Dr Mark’s The Meaning in a Nutshell
Steven Spielberg (director), Steven Zaillian (writer), Schindler’s List (1993)
The film Schindler’s List (1993) was produced and directed by Steven Spielberg and written by Steven Zaillian from the historical novel Schindler’s Ark (1982) by Thomas Keneally. It tells the story of the anti-hero Oskar Schindler, a Nazi businessman and war profiteer who was somewhat of a rogue, whose compassion for the Jewish slave labourers in his factory in Poland saw him save 850 Jews from being sent to the Auschwitz concentration camp where they would have been exterminated.
The late 1980s and early 1990s had seen a rise of neo-Nazism, the skinhead movement, and Holocaust denial, especially in Europe. It was the Holocaust denial, in particular, that concerned Steven Spielberg. Holocaust denial is more political than historical. It involves either denying that the Holocaust happened or denying its nature, scope or scale. Holocaust denial was a political attempt to deny the Jewish community the moral high ground and sympathy that comes from reminders of the Holocaust in books, films, plays, works of art and other representations. Steven Spielberg decided to bring Thomas Keneally’s historical novel Schindler’s Ark (1982) to the screen in order to overwhelm the claims of the Holocaust deniers with a powerful, captivating and convincing cinematic portrayal of the Holocaust.
Consequently, the film opens and closes with scenes from the present, filmed in colour and featuring Holocaust survivors. The rest of the film that deals with historical subject matter was filmed in black and white. This meant that the film somewhat resembles the newsreel footage from the Second World War that viewers appreciate as authentic. Moreover, Spielberg used profits from the film to establish an organisation to record the experiences of Holocaust survivors and witnesses to provide an overwhelming body of evidence that can be used to marginalise the claims of any subsequent Holocaust deniers.
Oskar Schindler appears in the film as a rather complex and paradoxical character. He was a member of the Nazi party who ran a factory in Poland manned by slave labour from a concentration camp, yet he expended his fortune and risked his own safety to save the lives of hundreds of Jewish people whose lives were endangered by the Nazi policy to exterminate the Jews. Schindler was initially out to make money, profiteering from the war and from the availability of cheap slave labour from the concentration camp system. However, Schindler felt grateful to his Jewish accountant and to the Jewish slave labourers who had made him rich. During the war, he tried to make them as comfortable and as safe as he could. He protected them from most of the cruelty and mortal danger that threatened other Jews in the concentration camp system. Eventually, he became so disillusioned with the German war effort that he ensured that the munitions made in his factory were unusable. Due to his efforts, the Jews in his care survived the war.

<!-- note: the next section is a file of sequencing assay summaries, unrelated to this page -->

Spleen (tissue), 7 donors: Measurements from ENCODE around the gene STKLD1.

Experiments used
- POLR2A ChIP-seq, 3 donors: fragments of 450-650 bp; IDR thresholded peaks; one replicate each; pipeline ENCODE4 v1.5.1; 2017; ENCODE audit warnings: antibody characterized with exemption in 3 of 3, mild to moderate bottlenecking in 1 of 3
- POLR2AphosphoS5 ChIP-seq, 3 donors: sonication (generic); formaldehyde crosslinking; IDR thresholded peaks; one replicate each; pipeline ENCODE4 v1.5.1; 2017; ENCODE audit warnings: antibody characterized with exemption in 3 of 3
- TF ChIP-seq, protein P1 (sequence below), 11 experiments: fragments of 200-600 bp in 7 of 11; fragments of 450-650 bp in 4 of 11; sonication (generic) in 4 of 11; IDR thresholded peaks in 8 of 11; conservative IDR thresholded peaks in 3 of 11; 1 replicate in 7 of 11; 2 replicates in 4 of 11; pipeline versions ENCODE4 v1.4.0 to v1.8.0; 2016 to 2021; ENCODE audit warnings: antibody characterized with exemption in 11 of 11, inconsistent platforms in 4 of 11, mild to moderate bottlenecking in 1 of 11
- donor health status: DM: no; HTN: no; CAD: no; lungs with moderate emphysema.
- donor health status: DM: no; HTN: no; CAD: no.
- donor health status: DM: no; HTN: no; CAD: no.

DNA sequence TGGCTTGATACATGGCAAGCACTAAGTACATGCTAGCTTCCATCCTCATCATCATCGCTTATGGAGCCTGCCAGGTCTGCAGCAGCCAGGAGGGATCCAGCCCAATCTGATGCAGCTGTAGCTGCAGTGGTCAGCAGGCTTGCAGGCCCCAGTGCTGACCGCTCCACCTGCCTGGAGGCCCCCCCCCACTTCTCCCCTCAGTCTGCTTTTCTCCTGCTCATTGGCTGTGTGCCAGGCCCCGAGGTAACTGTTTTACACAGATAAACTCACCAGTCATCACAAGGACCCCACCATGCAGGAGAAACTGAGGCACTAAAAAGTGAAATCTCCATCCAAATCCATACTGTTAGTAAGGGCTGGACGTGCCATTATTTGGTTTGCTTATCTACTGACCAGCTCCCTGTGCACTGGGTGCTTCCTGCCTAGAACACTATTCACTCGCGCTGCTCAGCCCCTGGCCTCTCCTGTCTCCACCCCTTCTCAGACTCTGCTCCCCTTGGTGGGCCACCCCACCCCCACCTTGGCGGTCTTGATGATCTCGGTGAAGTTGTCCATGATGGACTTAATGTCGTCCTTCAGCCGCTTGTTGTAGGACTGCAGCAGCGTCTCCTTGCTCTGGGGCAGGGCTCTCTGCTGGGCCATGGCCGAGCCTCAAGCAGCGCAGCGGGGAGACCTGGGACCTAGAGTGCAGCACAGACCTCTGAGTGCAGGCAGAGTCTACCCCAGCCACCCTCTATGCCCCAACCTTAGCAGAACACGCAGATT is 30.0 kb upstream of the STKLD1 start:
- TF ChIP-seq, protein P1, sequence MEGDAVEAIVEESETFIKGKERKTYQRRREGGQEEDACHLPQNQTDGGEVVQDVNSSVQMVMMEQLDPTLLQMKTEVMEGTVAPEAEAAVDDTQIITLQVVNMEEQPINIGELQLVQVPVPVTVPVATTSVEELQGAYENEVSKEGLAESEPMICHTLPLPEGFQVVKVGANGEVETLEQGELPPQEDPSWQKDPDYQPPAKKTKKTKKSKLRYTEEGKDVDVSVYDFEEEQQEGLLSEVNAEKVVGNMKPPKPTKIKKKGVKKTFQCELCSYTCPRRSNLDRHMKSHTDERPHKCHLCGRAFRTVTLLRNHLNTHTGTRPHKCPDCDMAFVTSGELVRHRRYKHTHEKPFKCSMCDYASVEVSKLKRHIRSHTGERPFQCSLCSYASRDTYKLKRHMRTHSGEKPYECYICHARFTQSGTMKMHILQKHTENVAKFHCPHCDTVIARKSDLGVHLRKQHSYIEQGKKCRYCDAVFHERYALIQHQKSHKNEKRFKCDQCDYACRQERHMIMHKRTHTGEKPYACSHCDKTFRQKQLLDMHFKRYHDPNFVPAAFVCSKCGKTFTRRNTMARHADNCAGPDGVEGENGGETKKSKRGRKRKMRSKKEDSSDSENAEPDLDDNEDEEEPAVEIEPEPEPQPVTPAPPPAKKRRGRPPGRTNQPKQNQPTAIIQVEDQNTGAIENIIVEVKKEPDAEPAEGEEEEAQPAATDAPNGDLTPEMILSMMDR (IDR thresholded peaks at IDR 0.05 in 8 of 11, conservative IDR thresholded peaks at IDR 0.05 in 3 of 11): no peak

Oskar Schindler’s Jewish accountant, Itzhak Stern, is presented in the film as the brains behind Schindler’s business success and as having had a profound influence on Schindler’s conscience. He therefore emerges as the quiet hero who was working behind the scenes to save others. From the moment the film introduces this character, he is advising Jews on what to say to SS officials to survive. Stern realised that the SS needed factory workers for the war effort, not violinists or academics, so he told Jews to tell SS officials that they had practical skills. He also had an instinct for his own survival, agreeing to work for Oskar Schindler although he despises him as an exploiter of Jewish slave labour. However, Stern takes advantage of his opportunity to use Schindler’s factory as a safe haven, realising that Schindler is not interested in cruelty or murder, only profits. As his business becomes successful, Schindler comes around to appreciating Stern’s initiatives, allowing Stern to use his factory as a place where a select number of Jews could evade the fate of many other Jews from the nearby Krakow ghetto. When the ghetto is brutally liquidated, this is witnessed by Schindler who subsequently becomes a strong supporter of Stern in his efforts to protect Jews. With Stern making Schindler rich, and with Schindler protecting many Jews, these two unlikely friends become close. Stern grows increasingly fond of Schindler as a flawed but good man. Eventually Stern plays a major role in drawing up the long list of slave labourers that Schindler will save from extermination by bribing SS officials.
The film concludes at the end of the war with Schindler almost penniless and a fugitive, moved to tears because he could not have saved more people. At this stage in the film, Schindler has the respect of Stern and of the other Jews whom he rescued. The film therefore concludes by expressing gratitude that these Jews survived the war but regretting that it was not more.
Student resources by Dr Mark Lopez
© Mark Lopez 2021 All RIGHTS RESERVED
The purpose of the concise notes of Dr Mark’s The Meaning in a Nutshell is to provide much needed help to students seeking to unlock the meaning of the texts with which they have to deal. (More elaborate notes are provided in lessons as part of my private tutoring business.)
Subject: Schindler’s List meaning, Schindler’s List themes, Schindler’s List analysis, Schindler’s List notes